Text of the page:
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Trump's Park Service Embraces Plastic Pollution

The beverage industry spent millions trying to get its way in Washington, D.C.—and it worked.
Donald Trump poses with a water bottle that has his picture on it during a book signing in 2004.

Donald Trump poses with a water bottle that has his picture on it during a book signing in 2004.

Hardly a week passes without a new headline detailing the truly horrific quantity of plastic pollution scattered across our planet. During the final week of September, news broke that scientists were finding floating plastic debris as far north as the Arctic Ocean. Days earlier, NPR broadcast a story about the plastic waste found in common shellfish like clams and oysters. On September 6th, meanwhile, the Guardian published a piece announcing the widespread prevalence of microplastic particles in tap water around the world, the health impacts of which are still largely unknown.

Given the scope and scale of this dangerous pollution problem, one might expect our country’s public service agencies to do all they can to combat it. But that's not the country we live in. Indeed, our leaders in Washington, D.C., seem intent on making the problem worse.

In 2011, the Obama administration implemented a policy that encouraged national parks to end the sale of disposable water bottles within their boundaries. As a result, roughly two dozen parks across the country, including icons like Grand Canyon National Park, eliminated disposable water bottle sales outright. It was a smart policy—an easy way to reduce waste on America's most beautiful landscapes.

But officials in President Donald Trump's Washington didn't like it. Bent as always on erasing its predecessor's legacy, the Trump administration rescinded the National Park Service water bottle ban in August.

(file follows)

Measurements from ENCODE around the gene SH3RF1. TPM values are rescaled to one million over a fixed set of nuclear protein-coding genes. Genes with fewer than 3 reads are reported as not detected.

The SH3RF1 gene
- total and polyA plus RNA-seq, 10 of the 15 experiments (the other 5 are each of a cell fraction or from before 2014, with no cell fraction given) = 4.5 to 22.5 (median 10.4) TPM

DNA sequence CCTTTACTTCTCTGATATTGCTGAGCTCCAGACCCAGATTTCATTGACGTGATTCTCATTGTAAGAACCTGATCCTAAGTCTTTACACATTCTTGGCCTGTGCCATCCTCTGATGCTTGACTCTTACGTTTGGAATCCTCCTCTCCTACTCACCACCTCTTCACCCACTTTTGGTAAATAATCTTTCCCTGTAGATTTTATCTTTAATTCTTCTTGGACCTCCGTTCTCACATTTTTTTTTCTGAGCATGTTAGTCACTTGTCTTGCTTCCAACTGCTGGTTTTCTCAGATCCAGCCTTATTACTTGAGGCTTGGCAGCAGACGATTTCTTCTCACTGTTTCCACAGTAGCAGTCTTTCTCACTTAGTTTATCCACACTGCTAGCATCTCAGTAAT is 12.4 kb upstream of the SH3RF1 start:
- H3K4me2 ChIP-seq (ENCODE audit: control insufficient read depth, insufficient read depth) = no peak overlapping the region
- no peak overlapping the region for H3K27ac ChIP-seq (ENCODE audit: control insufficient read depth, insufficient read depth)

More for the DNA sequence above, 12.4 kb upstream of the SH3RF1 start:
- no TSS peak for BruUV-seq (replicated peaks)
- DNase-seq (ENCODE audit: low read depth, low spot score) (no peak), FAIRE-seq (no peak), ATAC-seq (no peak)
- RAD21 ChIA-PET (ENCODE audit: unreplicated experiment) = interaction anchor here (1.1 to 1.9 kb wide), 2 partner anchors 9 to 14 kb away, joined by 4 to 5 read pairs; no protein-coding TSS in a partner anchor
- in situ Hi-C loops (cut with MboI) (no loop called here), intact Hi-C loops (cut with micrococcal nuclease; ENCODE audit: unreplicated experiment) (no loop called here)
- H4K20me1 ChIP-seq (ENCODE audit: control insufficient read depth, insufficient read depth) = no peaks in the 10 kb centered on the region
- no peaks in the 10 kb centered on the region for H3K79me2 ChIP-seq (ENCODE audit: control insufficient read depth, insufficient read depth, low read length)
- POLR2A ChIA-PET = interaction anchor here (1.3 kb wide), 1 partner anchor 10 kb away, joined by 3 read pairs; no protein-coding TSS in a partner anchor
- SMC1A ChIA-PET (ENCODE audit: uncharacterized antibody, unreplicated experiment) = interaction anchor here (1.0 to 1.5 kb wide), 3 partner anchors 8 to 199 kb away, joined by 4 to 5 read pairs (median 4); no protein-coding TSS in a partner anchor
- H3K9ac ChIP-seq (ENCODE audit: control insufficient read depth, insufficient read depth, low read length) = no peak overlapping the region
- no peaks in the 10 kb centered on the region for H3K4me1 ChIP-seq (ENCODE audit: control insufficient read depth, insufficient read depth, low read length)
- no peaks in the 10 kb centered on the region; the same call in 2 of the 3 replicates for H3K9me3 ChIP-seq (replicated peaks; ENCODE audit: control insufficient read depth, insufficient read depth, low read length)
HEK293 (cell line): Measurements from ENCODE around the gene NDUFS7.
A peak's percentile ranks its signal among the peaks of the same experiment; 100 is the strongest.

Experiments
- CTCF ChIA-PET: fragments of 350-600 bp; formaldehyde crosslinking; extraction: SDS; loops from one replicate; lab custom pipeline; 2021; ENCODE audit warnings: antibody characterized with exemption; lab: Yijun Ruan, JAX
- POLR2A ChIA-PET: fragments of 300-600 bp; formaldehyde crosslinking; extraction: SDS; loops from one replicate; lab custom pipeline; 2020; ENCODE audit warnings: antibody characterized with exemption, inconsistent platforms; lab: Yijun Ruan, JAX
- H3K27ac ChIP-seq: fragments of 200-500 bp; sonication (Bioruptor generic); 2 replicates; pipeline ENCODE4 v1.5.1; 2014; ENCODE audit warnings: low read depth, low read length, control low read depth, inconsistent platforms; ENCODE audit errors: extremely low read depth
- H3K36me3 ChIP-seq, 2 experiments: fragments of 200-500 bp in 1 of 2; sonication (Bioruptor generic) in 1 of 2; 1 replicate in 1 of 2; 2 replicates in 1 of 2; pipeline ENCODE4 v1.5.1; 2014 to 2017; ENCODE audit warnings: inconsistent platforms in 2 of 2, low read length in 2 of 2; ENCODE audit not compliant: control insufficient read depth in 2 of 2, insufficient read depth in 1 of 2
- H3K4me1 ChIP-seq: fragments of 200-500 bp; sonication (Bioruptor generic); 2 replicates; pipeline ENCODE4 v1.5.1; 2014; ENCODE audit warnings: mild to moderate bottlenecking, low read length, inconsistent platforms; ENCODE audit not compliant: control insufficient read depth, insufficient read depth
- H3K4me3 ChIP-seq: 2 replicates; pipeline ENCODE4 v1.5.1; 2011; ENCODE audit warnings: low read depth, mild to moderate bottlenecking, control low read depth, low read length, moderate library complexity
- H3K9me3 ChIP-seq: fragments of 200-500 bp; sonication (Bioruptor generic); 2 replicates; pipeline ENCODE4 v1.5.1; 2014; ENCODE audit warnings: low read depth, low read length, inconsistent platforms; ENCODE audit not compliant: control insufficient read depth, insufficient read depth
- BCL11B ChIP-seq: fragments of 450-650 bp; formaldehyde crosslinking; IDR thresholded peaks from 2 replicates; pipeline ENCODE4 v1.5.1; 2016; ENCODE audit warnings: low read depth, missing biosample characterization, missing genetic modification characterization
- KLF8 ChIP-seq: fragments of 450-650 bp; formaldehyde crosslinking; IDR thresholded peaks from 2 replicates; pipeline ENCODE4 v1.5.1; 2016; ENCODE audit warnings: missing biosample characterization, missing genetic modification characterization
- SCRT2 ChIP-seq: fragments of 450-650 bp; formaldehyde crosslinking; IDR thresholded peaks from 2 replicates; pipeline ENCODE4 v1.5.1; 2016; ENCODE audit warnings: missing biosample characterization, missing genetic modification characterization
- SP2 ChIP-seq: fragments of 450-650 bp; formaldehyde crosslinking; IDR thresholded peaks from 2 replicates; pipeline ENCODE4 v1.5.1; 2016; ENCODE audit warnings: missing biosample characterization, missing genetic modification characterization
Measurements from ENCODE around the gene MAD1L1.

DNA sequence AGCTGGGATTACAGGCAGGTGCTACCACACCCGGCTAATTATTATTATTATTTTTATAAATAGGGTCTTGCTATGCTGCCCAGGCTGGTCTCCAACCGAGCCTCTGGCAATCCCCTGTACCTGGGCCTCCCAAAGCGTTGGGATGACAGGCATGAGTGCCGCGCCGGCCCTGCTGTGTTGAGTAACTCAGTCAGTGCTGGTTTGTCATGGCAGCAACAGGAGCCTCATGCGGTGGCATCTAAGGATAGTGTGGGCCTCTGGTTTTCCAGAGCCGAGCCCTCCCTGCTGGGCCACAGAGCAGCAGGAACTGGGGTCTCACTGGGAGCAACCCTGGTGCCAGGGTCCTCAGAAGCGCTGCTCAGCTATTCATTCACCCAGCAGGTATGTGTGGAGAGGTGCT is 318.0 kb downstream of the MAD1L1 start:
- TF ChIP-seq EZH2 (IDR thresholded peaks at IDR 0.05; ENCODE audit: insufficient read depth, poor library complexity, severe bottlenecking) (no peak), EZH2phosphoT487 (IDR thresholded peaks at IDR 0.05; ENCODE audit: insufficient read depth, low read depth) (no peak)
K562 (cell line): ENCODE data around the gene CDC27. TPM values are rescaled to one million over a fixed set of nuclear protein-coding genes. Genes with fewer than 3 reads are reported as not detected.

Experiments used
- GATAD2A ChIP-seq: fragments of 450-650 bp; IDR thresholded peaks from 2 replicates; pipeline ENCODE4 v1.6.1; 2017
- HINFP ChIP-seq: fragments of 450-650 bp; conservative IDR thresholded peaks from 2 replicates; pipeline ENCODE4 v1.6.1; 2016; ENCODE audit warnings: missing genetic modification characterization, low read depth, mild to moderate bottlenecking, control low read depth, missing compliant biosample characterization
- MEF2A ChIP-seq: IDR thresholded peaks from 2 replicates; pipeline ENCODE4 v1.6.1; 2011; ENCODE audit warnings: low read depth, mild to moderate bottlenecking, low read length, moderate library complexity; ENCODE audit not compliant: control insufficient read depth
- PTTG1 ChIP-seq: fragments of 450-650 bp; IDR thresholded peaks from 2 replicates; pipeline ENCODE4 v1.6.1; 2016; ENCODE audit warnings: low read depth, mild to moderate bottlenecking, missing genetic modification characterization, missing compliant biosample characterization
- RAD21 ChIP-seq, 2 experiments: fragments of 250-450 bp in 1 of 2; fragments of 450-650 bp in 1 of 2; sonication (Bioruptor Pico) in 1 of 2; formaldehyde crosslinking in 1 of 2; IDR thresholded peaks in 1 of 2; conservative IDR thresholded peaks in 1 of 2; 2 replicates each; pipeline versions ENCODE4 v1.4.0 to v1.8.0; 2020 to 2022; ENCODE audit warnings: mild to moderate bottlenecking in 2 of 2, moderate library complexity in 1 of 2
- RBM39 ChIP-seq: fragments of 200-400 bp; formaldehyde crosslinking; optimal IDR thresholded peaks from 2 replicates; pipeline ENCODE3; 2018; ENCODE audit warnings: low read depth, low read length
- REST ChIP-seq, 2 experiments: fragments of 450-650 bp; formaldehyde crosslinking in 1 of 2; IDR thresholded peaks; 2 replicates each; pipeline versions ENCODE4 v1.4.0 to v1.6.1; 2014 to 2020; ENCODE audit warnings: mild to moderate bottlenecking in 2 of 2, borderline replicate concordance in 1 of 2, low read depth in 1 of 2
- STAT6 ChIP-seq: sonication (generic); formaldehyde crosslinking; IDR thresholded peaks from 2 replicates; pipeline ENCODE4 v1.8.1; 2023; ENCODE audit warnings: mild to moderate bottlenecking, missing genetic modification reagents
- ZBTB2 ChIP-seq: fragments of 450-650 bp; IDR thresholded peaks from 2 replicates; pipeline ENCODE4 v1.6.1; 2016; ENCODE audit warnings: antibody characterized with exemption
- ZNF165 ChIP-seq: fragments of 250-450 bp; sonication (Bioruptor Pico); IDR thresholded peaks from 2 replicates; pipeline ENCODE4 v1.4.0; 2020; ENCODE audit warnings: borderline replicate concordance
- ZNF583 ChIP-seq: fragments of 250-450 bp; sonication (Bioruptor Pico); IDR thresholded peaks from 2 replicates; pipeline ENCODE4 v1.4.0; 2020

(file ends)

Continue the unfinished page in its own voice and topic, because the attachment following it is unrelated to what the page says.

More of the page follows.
The administration's press release announcing the decision was extremely vague, and filled with platitudes about "providing a safe and world-class visitor experience."

In a prepared statement, Michael Reynolds, the acting National Park Service director, said that it "should be up to our visitors to decide how best to keep themselves and their families hydrated during a visit to a national park, particularly during the hot summer months."

Needless to say, the Park Service's reasoning feels rather flimsy, and that feeling is only heightened when one learns that the agency rolled back the water bottle ban despite its own findings that the policy had ample environmental benefits.

Late last month, in response to a Freedom of Information Act request, the agency released a "program evaluation report" that assesses the efficacy of the Obama-era water bottle ban. Its conclusions are unequivocal:

Annual savings of 1.32 million - 2.01 million water bottles/year demonstrates the program has significant environmental benefits that encompass the entire lifecycle of [disposable water bottles]. It also indicates that parks support the [water bottle ban policy] and are seeing tangible outcomes. The policy further demonstrates the commitment of the [National Park Service] to environmental stewardship, to reducing the environmental footprint of the [National Park Service], and to the concept of sustainability.